Now, in Berent’s AAB rule (more precisely, it should be stated as a constraint “AAB,” where indicates that the sequence AAB is ungrammatical) is designed to capture the generalization that the initial consonants of a word cannot be the same. Thus a word like sisum would be ungrammatical, because the first two consonants are /s/ and /s/, violating the constraint. The constraint is algebraic because A and B are variables ranging across different phonological features (though A must be a consonant). But calling this an algebraic rule and using this as evidence for an instinct makes little sense. Such rules are regularly learned and operate in almost every are of human cognition. For example, one could adopt a constraint on dining seating arrangements of the type G1G1X, i.e., the first two chairs at a dinner table cannot be occupied by people of the same gender (G), even though between the chairs there could be flower vases, etc. Humans learn to generalize across instances, using variables frequently. Absolutely nothing follows from this regarding instincts.

Universality is appealed to by Berent as further evidence for a phonology instinct. But as any linguist can affirm (especially in light of controversies over how to determine whether something is universal or not in modern linguistic theory), there are many definitions, uses, and abuses of the term “universality” in linguistics. For example, some linguists, e.g., Greenberg (1966) and Evans and Levinson (2009) argue that for something to be meaningfully universal, it actually has to be observable in every language. That is, a universal is a concrete entity. If it is not found in all languages, it is not universal. That is simple enough, but some linguists, e.g., Chomsky (1986), prefer a more abstract conception of universal such that for something to be universal it need only be available to human linguistic cognition. This set of universal affordances is referred to as the “toolbox.” I have argued against this approach in many places, for being imprecise and often circular (in particular Everett, 2012a,b). But in any case, Berent clearly follows the notion of “universal” advocated by Chomsky and Jackendoff, inter alia. Such universals need not be observed in all languages. Thus Berent would claim that the SSG is universal, not because it is obeyed in all its particulars in every language – like me, she would recognize that English allows violations of the SSG – but because her experiments with speakers of various languages show that they have preferences and so on that seem to be guided by knowledge of the SSG, even when their own native languages do not follow the SSG in particulars or have a simple syllable structure that is by definition unable to guide their behavior in experiments. If a Korean speaker, for example, shows preference for or perceptual illusions with some onset clusters and not others – in spite of the fact that there are no such clusters in Korean (and thus s/he could not have learned them, presumably), then this shows the universality of the SSG (as part of the linguistic toolbox).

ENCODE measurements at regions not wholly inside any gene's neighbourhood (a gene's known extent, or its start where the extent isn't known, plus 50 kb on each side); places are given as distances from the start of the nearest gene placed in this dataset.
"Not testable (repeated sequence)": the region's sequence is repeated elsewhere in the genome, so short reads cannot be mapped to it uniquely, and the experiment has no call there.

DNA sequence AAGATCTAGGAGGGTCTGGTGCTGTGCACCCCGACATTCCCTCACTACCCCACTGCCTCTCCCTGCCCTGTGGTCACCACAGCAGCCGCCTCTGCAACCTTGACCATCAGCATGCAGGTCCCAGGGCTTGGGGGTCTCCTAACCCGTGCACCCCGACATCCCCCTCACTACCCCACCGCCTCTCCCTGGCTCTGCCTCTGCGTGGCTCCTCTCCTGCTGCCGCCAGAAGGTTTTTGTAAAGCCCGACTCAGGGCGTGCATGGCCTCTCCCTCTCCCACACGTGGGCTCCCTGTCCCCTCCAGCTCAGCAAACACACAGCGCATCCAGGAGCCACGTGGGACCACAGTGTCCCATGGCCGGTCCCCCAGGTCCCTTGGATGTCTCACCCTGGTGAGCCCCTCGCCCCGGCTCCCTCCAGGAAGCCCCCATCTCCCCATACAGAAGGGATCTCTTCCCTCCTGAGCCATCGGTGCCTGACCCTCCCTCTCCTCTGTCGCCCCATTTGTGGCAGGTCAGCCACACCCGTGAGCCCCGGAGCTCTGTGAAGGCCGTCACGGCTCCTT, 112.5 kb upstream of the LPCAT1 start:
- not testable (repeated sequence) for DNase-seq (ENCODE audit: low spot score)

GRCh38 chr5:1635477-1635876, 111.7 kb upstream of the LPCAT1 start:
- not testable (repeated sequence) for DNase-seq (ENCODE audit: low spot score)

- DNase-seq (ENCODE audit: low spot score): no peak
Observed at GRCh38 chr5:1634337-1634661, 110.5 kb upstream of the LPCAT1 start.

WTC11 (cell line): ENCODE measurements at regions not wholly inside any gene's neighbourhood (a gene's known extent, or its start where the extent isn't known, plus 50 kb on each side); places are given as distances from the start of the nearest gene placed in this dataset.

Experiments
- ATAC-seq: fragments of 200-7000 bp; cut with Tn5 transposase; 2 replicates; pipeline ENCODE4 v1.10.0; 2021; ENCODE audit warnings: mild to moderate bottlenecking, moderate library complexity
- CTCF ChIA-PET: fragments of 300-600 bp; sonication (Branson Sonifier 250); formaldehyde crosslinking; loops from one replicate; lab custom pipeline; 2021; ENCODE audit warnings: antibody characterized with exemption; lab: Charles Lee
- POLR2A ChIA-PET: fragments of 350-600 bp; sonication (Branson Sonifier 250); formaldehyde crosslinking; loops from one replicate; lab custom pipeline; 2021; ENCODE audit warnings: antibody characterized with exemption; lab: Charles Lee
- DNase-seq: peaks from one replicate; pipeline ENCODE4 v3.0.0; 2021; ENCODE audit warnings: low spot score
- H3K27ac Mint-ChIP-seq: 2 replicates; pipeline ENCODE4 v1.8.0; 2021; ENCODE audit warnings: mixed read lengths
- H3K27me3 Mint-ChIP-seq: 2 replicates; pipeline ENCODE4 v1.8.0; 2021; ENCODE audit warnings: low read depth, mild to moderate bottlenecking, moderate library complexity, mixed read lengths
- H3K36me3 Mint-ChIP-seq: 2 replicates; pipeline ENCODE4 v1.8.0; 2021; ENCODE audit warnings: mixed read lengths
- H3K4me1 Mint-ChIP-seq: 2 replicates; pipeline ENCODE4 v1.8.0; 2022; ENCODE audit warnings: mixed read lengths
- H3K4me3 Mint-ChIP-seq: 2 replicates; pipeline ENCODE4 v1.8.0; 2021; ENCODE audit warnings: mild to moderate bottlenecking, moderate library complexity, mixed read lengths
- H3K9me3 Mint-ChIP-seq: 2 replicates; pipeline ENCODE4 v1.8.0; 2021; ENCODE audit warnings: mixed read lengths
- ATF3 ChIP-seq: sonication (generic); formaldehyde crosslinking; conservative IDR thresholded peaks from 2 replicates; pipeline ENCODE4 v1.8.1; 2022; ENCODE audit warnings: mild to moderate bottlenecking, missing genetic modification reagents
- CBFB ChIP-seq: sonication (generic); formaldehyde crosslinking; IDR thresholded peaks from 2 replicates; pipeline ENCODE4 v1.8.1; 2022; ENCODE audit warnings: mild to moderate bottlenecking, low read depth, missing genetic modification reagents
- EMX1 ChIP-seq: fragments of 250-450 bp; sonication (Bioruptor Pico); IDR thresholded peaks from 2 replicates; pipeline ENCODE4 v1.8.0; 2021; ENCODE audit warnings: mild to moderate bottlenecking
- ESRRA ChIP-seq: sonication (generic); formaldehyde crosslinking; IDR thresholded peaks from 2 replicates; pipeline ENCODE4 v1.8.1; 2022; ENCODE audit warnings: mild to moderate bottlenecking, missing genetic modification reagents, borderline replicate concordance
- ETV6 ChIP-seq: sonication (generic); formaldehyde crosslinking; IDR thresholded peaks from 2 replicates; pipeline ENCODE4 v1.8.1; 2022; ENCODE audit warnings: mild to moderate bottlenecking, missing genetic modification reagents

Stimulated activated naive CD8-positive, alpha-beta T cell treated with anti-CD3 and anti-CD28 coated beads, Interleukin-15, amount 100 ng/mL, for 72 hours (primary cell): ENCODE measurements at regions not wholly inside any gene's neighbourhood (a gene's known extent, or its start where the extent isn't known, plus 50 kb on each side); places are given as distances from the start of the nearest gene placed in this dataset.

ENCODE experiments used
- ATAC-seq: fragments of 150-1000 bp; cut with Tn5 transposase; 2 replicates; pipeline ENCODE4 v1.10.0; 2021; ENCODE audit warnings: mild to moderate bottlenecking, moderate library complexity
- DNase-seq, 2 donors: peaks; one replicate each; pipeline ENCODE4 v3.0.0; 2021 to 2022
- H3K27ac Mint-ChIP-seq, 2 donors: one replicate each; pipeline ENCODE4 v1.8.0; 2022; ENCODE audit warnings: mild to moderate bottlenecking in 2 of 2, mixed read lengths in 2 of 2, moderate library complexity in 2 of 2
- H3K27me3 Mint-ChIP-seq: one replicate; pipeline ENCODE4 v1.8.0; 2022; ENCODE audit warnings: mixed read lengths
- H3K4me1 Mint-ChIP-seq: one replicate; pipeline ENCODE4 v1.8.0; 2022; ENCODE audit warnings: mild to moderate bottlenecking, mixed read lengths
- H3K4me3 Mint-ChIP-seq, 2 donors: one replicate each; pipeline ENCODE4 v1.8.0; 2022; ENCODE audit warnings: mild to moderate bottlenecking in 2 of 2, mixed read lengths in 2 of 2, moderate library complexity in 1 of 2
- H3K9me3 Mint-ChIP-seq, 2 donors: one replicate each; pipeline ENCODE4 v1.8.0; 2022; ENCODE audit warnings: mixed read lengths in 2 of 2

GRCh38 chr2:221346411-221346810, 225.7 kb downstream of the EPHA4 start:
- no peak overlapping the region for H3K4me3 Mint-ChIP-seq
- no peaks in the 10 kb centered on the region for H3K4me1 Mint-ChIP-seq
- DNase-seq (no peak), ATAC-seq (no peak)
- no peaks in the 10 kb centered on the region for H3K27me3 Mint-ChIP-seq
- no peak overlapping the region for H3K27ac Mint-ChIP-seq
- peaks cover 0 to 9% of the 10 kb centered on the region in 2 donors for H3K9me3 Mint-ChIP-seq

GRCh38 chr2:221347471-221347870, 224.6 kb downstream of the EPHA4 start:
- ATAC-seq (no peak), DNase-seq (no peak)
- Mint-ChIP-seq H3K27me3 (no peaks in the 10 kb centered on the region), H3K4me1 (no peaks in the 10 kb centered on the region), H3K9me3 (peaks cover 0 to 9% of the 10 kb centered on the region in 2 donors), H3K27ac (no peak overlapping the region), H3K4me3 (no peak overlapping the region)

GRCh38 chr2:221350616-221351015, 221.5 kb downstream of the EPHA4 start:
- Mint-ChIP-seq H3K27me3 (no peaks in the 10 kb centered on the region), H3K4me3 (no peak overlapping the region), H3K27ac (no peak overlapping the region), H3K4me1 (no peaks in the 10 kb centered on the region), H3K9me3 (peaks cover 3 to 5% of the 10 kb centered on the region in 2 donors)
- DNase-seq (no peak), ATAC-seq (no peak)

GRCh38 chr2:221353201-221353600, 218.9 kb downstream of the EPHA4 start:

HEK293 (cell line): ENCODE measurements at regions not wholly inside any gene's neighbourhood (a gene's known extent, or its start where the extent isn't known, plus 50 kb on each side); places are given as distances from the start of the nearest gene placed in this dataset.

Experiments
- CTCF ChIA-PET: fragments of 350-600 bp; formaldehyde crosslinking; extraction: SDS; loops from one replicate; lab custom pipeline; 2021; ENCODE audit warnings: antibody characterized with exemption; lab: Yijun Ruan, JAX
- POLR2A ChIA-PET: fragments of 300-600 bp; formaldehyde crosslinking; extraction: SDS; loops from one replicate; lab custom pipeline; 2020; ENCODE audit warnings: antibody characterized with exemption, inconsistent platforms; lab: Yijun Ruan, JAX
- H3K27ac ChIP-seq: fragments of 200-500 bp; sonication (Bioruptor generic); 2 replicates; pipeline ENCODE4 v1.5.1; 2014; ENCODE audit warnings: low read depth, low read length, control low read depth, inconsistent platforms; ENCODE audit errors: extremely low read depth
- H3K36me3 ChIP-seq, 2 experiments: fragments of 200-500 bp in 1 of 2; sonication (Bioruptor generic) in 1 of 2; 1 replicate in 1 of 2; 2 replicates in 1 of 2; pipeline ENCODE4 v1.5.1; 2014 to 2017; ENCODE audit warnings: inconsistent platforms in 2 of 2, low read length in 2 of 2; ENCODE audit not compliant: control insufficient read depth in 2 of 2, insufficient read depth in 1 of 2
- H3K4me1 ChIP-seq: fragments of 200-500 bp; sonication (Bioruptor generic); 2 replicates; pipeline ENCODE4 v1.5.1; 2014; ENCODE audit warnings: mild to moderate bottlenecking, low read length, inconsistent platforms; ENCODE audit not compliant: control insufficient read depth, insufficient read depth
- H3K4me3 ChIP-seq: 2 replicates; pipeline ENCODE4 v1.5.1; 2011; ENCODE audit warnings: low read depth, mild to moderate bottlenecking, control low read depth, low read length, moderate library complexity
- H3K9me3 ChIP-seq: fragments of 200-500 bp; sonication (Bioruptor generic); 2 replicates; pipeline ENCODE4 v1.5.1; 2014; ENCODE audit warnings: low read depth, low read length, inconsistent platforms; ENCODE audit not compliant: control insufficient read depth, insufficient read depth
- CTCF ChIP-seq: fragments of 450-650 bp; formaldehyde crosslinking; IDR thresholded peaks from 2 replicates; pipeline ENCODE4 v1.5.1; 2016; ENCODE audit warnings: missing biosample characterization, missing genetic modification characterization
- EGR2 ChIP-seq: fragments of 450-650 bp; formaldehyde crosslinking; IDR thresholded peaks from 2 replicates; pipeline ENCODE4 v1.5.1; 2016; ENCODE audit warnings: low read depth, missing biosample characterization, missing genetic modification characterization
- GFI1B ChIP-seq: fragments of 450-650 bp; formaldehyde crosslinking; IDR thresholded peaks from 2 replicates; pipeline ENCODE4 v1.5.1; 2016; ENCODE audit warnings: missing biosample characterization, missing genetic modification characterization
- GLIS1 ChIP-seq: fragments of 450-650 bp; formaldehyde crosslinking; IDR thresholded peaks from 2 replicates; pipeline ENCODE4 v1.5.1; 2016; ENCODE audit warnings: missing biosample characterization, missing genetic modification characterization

But there is a huge leap taken in reasoning from this type of behavior to the presence of innate constraints on syllable structure. For example, there are phonetic reasons why Korean (or any) speakers prefer or more easily perceive, let us say, [bna] sequences rather than [lba], even though neither sequence is found in Korean. One simple explanation that comes to mind (and highlighted by phoneticians, though overlooked by many phonologists), is that the sequence [bna] is easier to perceive than [lba] because the interconsonantal transition in the onset of the former syllable produces better acoustic cues than in the second. Berent tries to rule out this kind of interpretation by arguing that the same restrictions show up in reading. But reading performance is irrelevant here for a couple of reasons. First, we know too little about the relationship between speaking and reading cognitively to draw any firm conclusions about similarity or dissimilarities in their performance to use as a comparison, in spite of a growing body of research on this topic. Second, in looking at new words speakers often try to create the phonology in their heads and so this “silent pronunciation” could guide such speakers’ choices, etc. Everyone (modulo pathology) has roughly the same ears matched to roughly the same vocal apparatus. Thus although phonologies can grammaticalize violations of functionally preferable phonotactic constraints, one would expect that in experiments that clearly dissociate the experimental data from the speaker’s own language, the functionality of the structures, e.g., being auditorily easier to distinguish, will emerge as decisive factors, accounting for speakers’ reactions to non-native sequences that respect or violate sonority sequencing, etc. In fact, there is a name for this, though with a somewhat different emphasis, in Optimality Theoretic Phonology (Prince and Smolensky, 1993/2004; McCarthy and Prince, 1994) – the “emergence of the unmarked.” So there is nothing special I can see about the universality of these preferences. First, as we have seen, the SSG is not the principle implicated here, because there is no such principle. It is a spurious generalization. Second, local phonologies may build on cultural preferences to produce violations of preferable phonetic sequences, but the hearers are not slaves to these preferences. Let us say that a language has a word like “lbap.” In spite of this, the phonetic prediction would be that in an experimental situation, the speakers would likely prefer “blap” and reject “lbap,” since the former is easier to distinguish clearly in a semantically or pragmatically or culturally neutral environment. In other words, when asked to make judgments in an experiment about abstract sequences, it is unsurprising that the superiority of the functionality of some structures emerges as decisive. Such motivations reflect the fact that the ear and the vocal apparatus evolved together. Therefore, what Berent takes to be a grammatical and cognitive universal is neither, but rather a fact about perceptual ability, unrelated to a phonology instinct.